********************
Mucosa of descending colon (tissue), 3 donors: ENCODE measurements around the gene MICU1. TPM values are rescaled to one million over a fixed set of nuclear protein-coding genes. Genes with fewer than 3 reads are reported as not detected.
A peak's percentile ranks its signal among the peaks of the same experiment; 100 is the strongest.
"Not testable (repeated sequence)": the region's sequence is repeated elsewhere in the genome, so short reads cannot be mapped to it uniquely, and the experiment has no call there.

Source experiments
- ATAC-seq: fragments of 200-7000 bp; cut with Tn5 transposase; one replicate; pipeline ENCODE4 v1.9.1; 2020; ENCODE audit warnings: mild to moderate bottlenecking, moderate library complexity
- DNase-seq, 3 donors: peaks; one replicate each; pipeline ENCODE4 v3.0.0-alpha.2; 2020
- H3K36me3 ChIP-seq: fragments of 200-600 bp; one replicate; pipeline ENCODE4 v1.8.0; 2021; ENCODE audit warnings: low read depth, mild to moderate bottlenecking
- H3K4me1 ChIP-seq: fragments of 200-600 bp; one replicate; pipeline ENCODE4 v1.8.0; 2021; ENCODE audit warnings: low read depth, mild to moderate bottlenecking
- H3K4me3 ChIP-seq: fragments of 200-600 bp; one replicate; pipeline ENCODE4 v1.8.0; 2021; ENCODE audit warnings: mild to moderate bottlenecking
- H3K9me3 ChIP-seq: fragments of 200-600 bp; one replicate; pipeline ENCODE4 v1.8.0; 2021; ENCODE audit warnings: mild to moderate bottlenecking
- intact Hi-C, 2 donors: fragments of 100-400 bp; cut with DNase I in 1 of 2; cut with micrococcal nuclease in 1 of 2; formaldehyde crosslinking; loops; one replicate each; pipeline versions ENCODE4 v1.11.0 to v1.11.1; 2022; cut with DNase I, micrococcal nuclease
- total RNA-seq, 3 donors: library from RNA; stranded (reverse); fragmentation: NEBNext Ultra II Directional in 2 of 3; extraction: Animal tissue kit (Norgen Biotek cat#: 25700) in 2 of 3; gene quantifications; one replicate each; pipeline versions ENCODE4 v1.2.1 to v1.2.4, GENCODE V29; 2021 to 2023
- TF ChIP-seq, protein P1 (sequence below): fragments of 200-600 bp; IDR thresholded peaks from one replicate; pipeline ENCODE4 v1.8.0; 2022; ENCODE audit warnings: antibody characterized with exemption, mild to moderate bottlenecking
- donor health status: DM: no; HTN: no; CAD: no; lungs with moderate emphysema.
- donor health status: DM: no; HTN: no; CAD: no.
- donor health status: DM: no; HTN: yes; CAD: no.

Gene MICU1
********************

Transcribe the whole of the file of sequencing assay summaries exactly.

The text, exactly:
Mucosa of descending colon (tissue), 3 donors: ENCODE measurements around the gene MICU1. TPM values are rescaled to one million over a fixed set of nuclear protein-coding genes. Genes with fewer than 3 reads are reported as not detected.
A peak's percentile ranks its signal among the peaks of the same experiment; 100 is the strongest.
"Not testable (repeated sequence)": the region's sequence is repeated elsewhere in the genome, so short reads cannot be mapped to it uniquely, and the experiment has no call there.

Source experiments
- ATAC-seq: fragments of 200-7000 bp; cut with Tn5 transposase; one replicate; pipeline ENCODE4 v1.9.1; 2020; ENCODE audit warnings: mild to moderate bottlenecking, moderate library complexity
- DNase-seq, 3 donors: peaks; one replicate each; pipeline ENCODE4 v3.0.0-alpha.2; 2020
- H3K36me3 ChIP-seq: fragments of 200-600 bp; one replicate; pipeline ENCODE4 v1.8.0; 2021; ENCODE audit warnings: low read depth, mild to moderate bottlenecking
- H3K4me1 ChIP-seq: fragments of 200-600 bp; one replicate; pipeline ENCODE4 v1.8.0; 2021; ENCODE audit warnings: low read depth, mild to moderate bottlenecking
- H3K4me3 ChIP-seq: fragments of 200-600 bp; one replicate; pipeline ENCODE4 v1.8.0; 2021; ENCODE audit warnings: mild to moderate bottlenecking
- H3K9me3 ChIP-seq: fragments of 200-600 bp; one replicate; pipeline ENCODE4 v1.8.0; 2021; ENCODE audit warnings: mild to moderate bottlenecking
- intact Hi-C, 2 donors: fragments of 100-400 bp; cut with DNase I in 1 of 2; cut with micrococcal nuclease in 1 of 2; formaldehyde crosslinking; loops; one replicate each; pipeline versions ENCODE4 v1.11.0 to v1.11.1; 2022; cut with DNase I, micrococcal nuclease
- total RNA-seq, 3 donors: library from RNA; stranded (reverse); fragmentation: NEBNext Ultra II Directional in 2 of 3; extraction: Animal tissue kit (Norgen Biotek cat#: 25700) in 2 of 3; gene quantifications; one replicate each; pipeline versions ENCODE4 v1.2.1 to v1.2.4, GENCODE V29; 2021 to 2023
- TF ChIP-seq, protein P1 (sequence below): fragments of 200-600 bp; IDR thresholded peaks from one replicate; pipeline ENCODE4 v1.8.0; 2022; ENCODE audit warnings: antibody characterized with exemption, mild to moderate bottlenecking
- donor health status: DM: no; HTN: no; CAD: no; lungs with moderate emphysema.
- donor health status: DM: no; HTN: no; CAD: no.
- donor health status: DM: no; HTN: yes; CAD: no.

Gene MICU1